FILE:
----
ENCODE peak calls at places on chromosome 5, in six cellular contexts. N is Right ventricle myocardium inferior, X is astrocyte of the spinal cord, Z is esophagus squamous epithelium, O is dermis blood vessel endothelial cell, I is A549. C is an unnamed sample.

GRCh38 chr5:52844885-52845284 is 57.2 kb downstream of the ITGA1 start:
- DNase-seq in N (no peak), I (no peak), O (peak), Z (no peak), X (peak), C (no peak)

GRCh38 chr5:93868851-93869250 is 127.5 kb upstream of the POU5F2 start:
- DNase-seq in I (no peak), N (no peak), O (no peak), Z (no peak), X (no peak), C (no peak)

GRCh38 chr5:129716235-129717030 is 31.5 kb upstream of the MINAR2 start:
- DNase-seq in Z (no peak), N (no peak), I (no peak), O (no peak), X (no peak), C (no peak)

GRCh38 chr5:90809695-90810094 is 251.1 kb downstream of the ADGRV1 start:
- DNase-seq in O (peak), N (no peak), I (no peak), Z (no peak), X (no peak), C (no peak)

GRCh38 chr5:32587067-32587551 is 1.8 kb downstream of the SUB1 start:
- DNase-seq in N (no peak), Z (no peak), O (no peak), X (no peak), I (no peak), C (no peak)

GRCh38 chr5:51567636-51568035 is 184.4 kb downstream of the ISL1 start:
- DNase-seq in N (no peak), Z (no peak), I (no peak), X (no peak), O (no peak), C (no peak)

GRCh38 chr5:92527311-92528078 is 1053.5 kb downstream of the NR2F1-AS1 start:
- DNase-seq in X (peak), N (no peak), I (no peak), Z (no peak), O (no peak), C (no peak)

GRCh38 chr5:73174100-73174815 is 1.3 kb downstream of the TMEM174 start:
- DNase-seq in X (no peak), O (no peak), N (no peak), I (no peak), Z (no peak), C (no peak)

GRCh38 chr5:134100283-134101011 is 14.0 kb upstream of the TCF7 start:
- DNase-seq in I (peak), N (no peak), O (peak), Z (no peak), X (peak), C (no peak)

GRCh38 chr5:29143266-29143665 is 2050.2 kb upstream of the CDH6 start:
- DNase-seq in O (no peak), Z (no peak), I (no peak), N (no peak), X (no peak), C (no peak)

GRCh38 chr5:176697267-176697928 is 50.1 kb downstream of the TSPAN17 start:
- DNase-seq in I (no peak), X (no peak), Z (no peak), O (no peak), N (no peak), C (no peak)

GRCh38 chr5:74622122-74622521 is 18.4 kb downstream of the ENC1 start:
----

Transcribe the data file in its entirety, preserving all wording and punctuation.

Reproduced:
ENCODE peak calls at places on chromosome 5, in six cellular contexts. N is Right ventricle myocardium inferior, X is astrocyte of the spinal cord, Z is esophagus squamous epithelium, O is dermis blood vessel endothelial cell, I is A549. C is an unnamed sample.

GRCh38 chr5:52844885-52845284 is 57.2 kb downstream of the ITGA1 start:
- DNase-seq in N (no peak), I (no peak), O (peak), Z (no peak), X (peak), C (no peak)

GRCh38 chr5:93868851-93869250 is 127.5 kb upstream of the POU5F2 start:
- DNase-seq in I (no peak), N (no peak), O (no peak), Z (no peak), X (no peak), C (no peak)

GRCh38 chr5:129716235-129717030 is 31.5 kb upstream of the MINAR2 start:
- DNase-seq in Z (no peak), N (no peak), I (no peak), O (no peak), X (no peak), C (no peak)

GRCh38 chr5:90809695-90810094 is 251.1 kb downstream of the ADGRV1 start:
- DNase-seq in O (peak), N (no peak), I (no peak), Z (no peak), X (no peak), C (no peak)

GRCh38 chr5:32587067-32587551 is 1.8 kb downstream of the SUB1 start:
- DNase-seq in N (no peak), Z (no peak), O (no peak), X (no peak), I (no peak), C (no peak)

GRCh38 chr5:51567636-51568035 is 184.4 kb downstream of the ISL1 start:
- DNase-seq in N (no peak), Z (no peak), I (no peak), X (no peak), O (no peak), C (no peak)

GRCh38 chr5:92527311-92528078 is 1053.5 kb downstream of the NR2F1-AS1 start:
- DNase-seq in X (peak), N (no peak), I (no peak), Z (no peak), O (no peak), C (no peak)

GRCh38 chr5:73174100-73174815 is 1.3 kb downstream of the TMEM174 start:
- DNase-seq in X (no peak), O (no peak), N (no peak), I (no peak), Z (no peak), C (no peak)

GRCh38 chr5:134100283-134101011 is 14.0 kb upstream of the TCF7 start:
- DNase-seq in I (peak), N (no peak), O (peak), Z (no peak), X (peak), C (no peak)

GRCh38 chr5:29143266-29143665 is 2050.2 kb upstream of the CDH6 start:
- DNase-seq in O (no peak), Z (no peak), I (no peak), N (no peak), X (no peak), C (no peak)

GRCh38 chr5:176697267-176697928 is 50.1 kb downstream of the TSPAN17 start:
- DNase-seq in I (no peak), X (no peak), Z (no peak), O (no peak), N (no peak), C (no peak)

GRCh38 chr5:74622122-74622521 is 18.4 kb downstream of the ENC1 start: